While I am hesitant to describe Meat as a masterpiece of any sort, the somewhat impenetrable film does offer much carnal/carnivorous food-for-thought and is quite comparable to David Lynch’s Mulholland Dr. (2001) in terms of being a darkly erotic celluloid puzzle of sorts. Indeed, had the film been made in the 1970s, I sincerely believe that it could have become a minor midnight movie, as it features most, if not all, of the qualities of a cinephile’s wet dream as an arcane, absurd, and aberrant yet highly humorous celluloid nightmare. A work featuring seemingly random and pointless scenes like a hot young chick pissing on an over-the-hill slob and a pig taking a whiff of the piss of another urinating pig, Nieuwenhuijs and Seyferth’s film is also a majorly misanthropic work that associates humans with hogs and treats human tragedy (i.e. rape, murder, suicide, social alienation, etc.) as innately comical, thus making for a severely sardonic film that dares to point out many of the social ills of our age, especially in regard to the undead corpse that is Western Europe. Indeed, a film featuring a compulsively cute girl who can only find borderline obese middle-aged men and swarthy and uniquely ugly Turks as prospective lovers, Meat depicts a spiritually and emotionally bankrupt world of social and sexual dysfunction that reminds one why contemporary Dutch women are so warped that they see having kinky haired and brown-eyed racially mixed bastard babies to be an appealing prospect. While I can only guess the political persuasions of the directors of the film, Meat certainly depicts the ‘romantic’ relationship between blonde Roxy and Turk Mo as a rather abusive and exploitive one that is even less ideal than that of a relationship between a nubile babe and a grotesque old fart. Indeed, Meat certainly features something to offend virtually everyone, especially the sort of people that are easily offended, including anti-rape activists, vegans, feminists, beta-male men’s rights activists, so-called ‘guest workers’ (aka non-white aliens), postmenopausal women, cuckolds, practicing Calvinists, and countless others, thereupon making for a rare modernist work that deserves to be described as innately iconoclastic. Needless to say, I plan to follow directors Victor Nieuwenhuijs and Maartje Seyferth's careers, though I find it somewhat inexplicable that two different minds could sire a film that is as wildly idiosyncratic as Meat. Indeed, I would not be surprised if Seyferth manipulates Nieuwenhuijs in a similar subtle fashion to how Roxy manipulates the two character played by Titus Muizelaar in the film. Among its various other striking qualities, Meat also features what is probably the most autistic femme fatale in cinema history.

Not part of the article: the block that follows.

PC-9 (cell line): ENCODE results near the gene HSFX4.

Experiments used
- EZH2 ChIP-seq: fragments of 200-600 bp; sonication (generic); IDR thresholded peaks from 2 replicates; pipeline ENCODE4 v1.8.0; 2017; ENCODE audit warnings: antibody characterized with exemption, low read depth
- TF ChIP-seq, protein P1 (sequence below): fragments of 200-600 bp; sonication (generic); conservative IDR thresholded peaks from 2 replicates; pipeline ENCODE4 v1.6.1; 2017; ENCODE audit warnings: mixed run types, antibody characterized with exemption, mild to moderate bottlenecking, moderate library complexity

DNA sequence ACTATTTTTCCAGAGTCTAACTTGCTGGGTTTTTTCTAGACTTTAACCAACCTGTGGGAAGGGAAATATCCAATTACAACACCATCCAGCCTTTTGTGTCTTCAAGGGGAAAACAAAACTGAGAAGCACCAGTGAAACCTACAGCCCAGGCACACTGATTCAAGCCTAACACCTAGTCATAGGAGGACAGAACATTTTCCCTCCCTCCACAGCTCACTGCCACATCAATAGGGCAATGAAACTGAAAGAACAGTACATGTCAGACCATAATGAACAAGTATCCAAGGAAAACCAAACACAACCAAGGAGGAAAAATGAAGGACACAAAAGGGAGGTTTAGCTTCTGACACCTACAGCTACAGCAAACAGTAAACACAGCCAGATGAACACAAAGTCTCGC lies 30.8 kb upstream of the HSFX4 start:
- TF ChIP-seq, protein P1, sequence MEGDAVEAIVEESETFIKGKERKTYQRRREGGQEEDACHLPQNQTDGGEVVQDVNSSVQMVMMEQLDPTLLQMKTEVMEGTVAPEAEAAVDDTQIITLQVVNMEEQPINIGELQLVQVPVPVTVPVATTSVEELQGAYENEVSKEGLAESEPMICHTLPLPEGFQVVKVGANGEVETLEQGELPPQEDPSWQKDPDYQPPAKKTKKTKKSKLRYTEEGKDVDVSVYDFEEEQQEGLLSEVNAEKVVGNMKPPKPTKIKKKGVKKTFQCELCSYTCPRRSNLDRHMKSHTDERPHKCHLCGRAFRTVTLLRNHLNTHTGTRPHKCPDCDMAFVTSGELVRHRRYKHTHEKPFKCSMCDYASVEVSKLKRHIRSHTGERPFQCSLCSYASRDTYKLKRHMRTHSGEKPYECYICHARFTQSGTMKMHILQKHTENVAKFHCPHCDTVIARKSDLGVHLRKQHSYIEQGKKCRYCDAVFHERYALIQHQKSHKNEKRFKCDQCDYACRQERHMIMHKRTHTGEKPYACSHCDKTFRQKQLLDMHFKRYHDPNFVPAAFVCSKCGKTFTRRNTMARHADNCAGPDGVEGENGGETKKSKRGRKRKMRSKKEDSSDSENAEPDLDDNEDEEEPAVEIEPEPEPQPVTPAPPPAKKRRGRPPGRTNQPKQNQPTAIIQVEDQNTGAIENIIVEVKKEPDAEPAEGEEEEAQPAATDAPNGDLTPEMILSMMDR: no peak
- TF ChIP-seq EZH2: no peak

Posted by Soiled Sinema at 6:52 AM